David Reed & Tamboura Productions



"Acoustic Guitar" Magazine Portrays David Reed


In a moment of ebullient enthusiasm (or maybe lapsed judgement?) the editors of the internationally acclaimed guitar-centric magazine Acoustic Guitar have agreed that they will publish an insightful portrait into the music and instruments of itinerent musician and practitioner of 6-string ju-ju, David Reed (aka to readers of this column as "Daktah Easy").

Acoustic Guitar's features editor Shawn Hammond recently announced to his stunned editorial board . . .


Bulgarian Rap-sody


As the British Airways jet prepared to land on TrioTamboura’s first tour of Bulgaria, I glanced out the window at the rapidly approaching waterlogged landscape surrounding the airport. I, like many Americans, knew little about this mysterious eastern European country. But I was pretty sure it wasn’t known for its rice paddies. Maybe the little Sofia airport was conceived from reclaimed swampland?

We were relieved and pleased to be on the ground after our 14 hour flight from Newark. That was, until Miss Mary and I learned that somewhere between Newark, London and Sofia my 'Steve Sauve' acoustic guitar and Mary's steel drum had disappeared. Anxiety became epidemic amongst us as we imagined some eastern bloc black market con artist trying to fence our Trinidadian steel drum and custom-made guitar to itinerant gypsy musicians in some Romanian hinterland. But despite our severe language deficit (we could neither read nor understand the Cyrillic alphabet or Bulgarian tongue) and mounting panic, we managed to gesture and mime our way . . .


Shakers Discovered in South Berkshire County



Once thought to be long extinct, Shakers have been recently found in the town of Sheffield, MA.   Probably best known for failing to procreate, thus explaining their diminishing demise, the Shakers were also known to have inspired innovative thinking that led to such marvelous inventions as the clothespin, packaged seeds and sugar cookies. They would also gather together to chant in mumbo-jumbo and shake 'n quake with ecstatic dancing to ward off the evil jumbies.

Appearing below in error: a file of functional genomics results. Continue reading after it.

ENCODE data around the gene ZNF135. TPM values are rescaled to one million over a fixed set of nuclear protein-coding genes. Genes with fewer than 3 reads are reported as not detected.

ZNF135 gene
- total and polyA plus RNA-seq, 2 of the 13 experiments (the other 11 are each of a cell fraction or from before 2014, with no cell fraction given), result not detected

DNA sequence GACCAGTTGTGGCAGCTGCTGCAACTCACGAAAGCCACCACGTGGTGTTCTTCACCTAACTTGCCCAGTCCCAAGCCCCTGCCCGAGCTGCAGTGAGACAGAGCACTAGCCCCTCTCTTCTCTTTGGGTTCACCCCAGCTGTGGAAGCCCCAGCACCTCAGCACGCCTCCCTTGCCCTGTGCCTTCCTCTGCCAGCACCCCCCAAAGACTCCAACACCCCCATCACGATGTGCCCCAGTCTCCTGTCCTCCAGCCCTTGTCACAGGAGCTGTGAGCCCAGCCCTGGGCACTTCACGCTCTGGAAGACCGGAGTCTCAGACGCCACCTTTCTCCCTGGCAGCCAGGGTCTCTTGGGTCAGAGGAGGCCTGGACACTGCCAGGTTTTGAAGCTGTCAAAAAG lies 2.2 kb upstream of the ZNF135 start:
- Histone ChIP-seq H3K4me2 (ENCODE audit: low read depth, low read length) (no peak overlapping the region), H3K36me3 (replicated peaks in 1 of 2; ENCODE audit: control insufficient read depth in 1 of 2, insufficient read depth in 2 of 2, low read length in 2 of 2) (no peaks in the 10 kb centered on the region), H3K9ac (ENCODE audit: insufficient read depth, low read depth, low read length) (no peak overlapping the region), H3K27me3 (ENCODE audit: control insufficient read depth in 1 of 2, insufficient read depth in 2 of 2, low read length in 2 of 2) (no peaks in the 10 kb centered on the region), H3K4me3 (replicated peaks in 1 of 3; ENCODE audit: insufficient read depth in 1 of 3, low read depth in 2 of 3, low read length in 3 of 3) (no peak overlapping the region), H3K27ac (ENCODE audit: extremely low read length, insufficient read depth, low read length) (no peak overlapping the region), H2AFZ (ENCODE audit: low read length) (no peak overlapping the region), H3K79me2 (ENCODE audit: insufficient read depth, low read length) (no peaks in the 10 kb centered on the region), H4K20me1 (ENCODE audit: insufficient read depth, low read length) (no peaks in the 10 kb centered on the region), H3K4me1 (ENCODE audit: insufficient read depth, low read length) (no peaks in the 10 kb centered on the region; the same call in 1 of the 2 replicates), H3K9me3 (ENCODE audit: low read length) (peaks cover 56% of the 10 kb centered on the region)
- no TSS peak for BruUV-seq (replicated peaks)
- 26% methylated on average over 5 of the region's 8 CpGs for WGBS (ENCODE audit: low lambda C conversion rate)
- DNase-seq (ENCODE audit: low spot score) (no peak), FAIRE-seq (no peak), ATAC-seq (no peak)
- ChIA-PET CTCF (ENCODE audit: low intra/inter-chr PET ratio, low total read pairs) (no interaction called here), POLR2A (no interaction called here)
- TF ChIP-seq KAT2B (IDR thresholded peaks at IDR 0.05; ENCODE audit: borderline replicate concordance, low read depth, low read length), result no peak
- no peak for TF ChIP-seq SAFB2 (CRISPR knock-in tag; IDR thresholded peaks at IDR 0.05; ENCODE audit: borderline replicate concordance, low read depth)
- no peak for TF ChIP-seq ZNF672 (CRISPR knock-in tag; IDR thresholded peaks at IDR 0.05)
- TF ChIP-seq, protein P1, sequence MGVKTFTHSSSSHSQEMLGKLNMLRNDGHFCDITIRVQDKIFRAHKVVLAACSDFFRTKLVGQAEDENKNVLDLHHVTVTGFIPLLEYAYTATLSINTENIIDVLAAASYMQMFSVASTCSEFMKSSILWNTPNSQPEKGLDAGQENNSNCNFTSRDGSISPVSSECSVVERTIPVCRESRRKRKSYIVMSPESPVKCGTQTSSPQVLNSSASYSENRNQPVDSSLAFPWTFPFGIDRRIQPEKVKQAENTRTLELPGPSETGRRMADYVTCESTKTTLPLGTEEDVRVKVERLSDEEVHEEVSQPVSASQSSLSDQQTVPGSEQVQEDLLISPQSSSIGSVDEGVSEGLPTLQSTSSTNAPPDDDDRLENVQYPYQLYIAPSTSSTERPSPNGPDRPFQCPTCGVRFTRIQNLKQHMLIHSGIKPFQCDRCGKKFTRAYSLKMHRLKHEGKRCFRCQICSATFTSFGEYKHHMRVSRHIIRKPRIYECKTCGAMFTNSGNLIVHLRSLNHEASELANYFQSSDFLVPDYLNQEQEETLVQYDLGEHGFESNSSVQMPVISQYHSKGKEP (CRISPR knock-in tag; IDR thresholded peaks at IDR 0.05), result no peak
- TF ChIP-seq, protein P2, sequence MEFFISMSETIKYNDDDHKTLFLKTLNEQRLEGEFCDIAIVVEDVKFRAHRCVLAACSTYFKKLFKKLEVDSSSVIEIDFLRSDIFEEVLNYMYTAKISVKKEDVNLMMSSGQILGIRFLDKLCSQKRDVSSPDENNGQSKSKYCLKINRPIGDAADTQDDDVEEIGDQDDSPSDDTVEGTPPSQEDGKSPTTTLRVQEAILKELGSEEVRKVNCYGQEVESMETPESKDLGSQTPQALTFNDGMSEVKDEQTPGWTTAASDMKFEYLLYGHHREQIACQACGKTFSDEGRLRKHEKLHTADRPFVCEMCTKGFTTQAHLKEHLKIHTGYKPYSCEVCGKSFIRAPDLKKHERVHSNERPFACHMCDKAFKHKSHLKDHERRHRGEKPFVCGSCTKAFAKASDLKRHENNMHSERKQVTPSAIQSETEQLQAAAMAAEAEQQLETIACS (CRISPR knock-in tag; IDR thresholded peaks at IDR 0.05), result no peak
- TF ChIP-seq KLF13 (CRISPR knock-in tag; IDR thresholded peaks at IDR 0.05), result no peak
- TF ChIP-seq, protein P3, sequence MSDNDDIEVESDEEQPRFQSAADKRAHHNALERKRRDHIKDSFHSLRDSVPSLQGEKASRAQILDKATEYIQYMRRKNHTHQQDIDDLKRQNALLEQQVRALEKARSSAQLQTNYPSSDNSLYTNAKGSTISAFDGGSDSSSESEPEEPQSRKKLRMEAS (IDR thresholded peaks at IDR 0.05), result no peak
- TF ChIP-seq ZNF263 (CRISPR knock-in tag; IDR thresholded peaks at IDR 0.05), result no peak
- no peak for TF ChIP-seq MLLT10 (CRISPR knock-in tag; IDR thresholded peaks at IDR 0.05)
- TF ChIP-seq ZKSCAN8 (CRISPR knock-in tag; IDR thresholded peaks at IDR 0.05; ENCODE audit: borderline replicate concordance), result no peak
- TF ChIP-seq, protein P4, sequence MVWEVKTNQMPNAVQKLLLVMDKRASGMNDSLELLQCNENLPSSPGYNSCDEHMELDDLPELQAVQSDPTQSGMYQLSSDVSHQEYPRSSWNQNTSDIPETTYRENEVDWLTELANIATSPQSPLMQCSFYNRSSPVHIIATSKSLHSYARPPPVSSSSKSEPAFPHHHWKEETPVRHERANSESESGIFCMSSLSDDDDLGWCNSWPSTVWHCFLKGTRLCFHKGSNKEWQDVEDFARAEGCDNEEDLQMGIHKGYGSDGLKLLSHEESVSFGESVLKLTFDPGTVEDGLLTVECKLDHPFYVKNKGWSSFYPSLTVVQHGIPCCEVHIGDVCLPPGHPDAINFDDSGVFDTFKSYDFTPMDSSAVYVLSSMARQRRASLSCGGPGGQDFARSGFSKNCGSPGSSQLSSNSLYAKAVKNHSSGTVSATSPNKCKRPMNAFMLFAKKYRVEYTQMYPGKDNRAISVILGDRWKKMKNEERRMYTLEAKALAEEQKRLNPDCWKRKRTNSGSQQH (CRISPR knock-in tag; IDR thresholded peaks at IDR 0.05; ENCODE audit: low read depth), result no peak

Last week while bumping around the town of Sheffield, Sir Harry Chestwig, grandfather of local land-pirate Seymour Chestwig, came across a shop the likes of which he'd never before seen


Sam & the Sand Hills


For Tamboura/TuTu Much drummer Sammy Miami, the day started out much like any other in his woodsy Berkshire cottage. He'd arisen from his lair around the crack of noon, made and consumed copious quantities of flapjacks and had settled his lanky, six foot four frame into his favorite over-worn, overstuffed comfy chair to review the growing "to do" lists which had spilled out from under the complimentary Cumberland Farms magnets which were trying their darndest to stick to the refrigerator door.

"I really must begin somewhere", thought the Samster as he began to prioritize his lists and plan the day. He could plainly see that there was much to be done before he had to join Dakta Easy that evening for a TuTu Much gig at The Lion's Den. He had just taken a freshly sharpened pencil to whittle away at his list when suddenly a disturbingly loud and alarming noise broke his reverie . . .


Bulgaria or Bust


I've been trying to call Bulgaria. I have it from reliable sources that Bulgaria wants me to play for their national jazz festival. This in itself is amazing as Dr. Easy does not play Bulgarian jazz, or any jazz for that matter. But. . .

It seems that during Tamboura's European stint at the reknown Blues to Bop Festival in Lugano, Switzerland, in 2004, a certain Mssr. Antonyankimolov, Bulgarian minister of cul-cha, heard Tamboura's folkrock'n reggae vibe and went uncharacteristically Bul-ga-ga-garian.